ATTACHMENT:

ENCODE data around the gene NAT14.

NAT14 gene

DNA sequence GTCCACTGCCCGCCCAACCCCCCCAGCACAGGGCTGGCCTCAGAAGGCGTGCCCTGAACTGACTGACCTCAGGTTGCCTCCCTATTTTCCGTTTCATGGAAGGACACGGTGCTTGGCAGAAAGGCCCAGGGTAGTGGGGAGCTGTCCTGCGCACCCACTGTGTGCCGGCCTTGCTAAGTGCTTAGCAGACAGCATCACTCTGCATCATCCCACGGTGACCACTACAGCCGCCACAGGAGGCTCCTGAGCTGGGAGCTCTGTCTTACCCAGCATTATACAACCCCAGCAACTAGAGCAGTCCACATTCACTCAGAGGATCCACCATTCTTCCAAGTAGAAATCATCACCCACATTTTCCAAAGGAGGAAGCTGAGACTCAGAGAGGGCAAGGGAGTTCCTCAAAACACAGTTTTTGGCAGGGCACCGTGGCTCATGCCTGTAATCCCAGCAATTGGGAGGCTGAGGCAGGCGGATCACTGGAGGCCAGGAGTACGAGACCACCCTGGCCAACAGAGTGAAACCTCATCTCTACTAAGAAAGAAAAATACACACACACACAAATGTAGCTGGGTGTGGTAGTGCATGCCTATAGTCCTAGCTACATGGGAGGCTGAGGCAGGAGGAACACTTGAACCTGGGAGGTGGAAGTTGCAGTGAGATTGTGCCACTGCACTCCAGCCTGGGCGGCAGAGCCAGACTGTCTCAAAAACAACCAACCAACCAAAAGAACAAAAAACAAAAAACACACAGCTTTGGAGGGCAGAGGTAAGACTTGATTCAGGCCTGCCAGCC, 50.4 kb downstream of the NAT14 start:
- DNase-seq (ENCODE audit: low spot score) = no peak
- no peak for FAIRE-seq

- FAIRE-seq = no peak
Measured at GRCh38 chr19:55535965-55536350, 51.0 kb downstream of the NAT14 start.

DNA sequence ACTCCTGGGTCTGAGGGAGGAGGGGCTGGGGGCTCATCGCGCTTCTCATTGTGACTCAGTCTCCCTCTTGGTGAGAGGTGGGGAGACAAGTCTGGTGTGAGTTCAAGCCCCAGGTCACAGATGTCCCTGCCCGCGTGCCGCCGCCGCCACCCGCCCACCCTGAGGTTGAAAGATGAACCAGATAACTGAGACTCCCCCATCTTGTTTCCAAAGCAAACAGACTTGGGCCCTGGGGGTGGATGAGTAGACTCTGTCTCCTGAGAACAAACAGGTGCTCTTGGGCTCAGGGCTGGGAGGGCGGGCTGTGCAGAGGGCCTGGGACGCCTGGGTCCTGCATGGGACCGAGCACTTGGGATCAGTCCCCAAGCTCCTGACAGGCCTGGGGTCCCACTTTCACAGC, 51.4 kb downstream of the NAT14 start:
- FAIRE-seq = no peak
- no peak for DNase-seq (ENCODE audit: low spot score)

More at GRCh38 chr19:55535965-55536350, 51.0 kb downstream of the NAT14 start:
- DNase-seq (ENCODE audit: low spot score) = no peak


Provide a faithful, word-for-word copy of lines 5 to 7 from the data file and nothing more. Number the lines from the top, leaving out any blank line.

- no peak for FAIRE-seq

- FAIRE-seq = no peak
Measured at GRCh38 chr19:55535965-55536350, 51.0 kb downstream of the NAT14 start.